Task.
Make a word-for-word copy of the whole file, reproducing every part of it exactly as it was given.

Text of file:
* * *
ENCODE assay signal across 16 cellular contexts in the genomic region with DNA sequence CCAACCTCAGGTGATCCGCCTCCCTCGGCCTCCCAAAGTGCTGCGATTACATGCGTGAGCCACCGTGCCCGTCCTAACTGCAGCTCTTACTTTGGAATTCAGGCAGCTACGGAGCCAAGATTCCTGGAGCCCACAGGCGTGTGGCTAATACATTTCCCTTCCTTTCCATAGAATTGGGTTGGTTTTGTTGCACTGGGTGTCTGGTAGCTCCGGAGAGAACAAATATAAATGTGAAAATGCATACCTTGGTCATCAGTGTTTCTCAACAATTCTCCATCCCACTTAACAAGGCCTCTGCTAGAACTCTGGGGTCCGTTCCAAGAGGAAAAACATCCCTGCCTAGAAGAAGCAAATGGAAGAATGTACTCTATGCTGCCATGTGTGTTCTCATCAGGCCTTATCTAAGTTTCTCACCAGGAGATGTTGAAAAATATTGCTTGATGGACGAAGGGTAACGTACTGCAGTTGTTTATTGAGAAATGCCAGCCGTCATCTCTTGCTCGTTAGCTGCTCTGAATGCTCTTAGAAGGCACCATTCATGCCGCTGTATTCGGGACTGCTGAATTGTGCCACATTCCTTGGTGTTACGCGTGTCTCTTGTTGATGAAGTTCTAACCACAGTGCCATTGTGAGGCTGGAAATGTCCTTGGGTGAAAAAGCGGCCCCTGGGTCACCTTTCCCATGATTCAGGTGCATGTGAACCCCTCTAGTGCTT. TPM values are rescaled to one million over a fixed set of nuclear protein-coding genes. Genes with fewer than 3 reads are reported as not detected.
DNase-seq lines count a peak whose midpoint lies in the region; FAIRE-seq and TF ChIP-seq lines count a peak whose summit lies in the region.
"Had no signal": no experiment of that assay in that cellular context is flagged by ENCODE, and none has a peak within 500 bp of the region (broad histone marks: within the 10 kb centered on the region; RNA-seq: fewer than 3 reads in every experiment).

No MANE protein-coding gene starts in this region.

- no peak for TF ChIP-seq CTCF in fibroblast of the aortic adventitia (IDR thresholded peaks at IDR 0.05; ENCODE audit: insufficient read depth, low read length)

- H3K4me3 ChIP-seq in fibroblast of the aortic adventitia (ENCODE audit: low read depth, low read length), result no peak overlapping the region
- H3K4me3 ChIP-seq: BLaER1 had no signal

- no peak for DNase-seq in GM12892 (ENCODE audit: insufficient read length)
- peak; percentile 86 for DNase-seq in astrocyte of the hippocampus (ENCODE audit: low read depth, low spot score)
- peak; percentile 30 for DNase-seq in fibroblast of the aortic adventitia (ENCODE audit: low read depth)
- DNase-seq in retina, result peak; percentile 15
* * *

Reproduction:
ENCODE assay signal across 16 cellular contexts in the genomic region with DNA sequence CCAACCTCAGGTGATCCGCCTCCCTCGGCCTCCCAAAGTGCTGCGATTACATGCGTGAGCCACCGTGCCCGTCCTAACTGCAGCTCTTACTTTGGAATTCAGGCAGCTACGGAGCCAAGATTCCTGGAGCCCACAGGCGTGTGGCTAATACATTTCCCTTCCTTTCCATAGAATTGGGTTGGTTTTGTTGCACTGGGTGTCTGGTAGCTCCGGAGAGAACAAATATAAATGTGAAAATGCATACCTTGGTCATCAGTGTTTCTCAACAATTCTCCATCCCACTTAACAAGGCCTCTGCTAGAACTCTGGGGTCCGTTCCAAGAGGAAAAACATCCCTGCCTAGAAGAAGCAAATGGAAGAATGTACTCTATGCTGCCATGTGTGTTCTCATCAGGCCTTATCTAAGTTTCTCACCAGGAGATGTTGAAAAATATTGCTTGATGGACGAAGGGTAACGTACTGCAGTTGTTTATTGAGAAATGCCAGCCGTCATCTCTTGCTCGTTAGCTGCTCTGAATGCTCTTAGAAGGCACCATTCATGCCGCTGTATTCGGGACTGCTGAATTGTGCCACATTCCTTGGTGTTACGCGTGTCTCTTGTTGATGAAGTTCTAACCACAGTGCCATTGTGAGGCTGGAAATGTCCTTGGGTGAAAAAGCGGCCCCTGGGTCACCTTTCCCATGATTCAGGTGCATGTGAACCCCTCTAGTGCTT. TPM values are rescaled to one million over a fixed set of nuclear protein-coding genes. Genes with fewer than 3 reads are reported as not detected.
DNase-seq lines count a peak whose midpoint lies in the region; FAIRE-seq and TF ChIP-seq lines count a peak whose summit lies in the region.
"Had no signal": no experiment of that assay in that cellular context is flagged by ENCODE, and none has a peak within 500 bp of the region (broad histone marks: within the 10 kb centered on the region; RNA-seq: fewer than 3 reads in every experiment).

No MANE protein-coding gene starts in this region.

- no peak for TF ChIP-seq CTCF in fibroblast of the aortic adventitia (IDR thresholded peaks at IDR 0.05; ENCODE audit: insufficient read depth, low read length)

- H3K4me3 ChIP-seq in fibroblast of the aortic adventitia (ENCODE audit: low read depth, low read length), result no peak overlapping the region
- H3K4me3 ChIP-seq: BLaER1 had no signal

- no peak for DNase-seq in GM12892 (ENCODE audit: insufficient read length)
- peak; percentile 86 for DNase-seq in astrocyte of the hippocampus (ENCODE audit: low read depth, low spot score)
- peak; percentile 30 for DNase-seq in fibroblast of the aortic adventitia (ENCODE audit: low read depth)
- DNase-seq in retina, result peak; percentile 15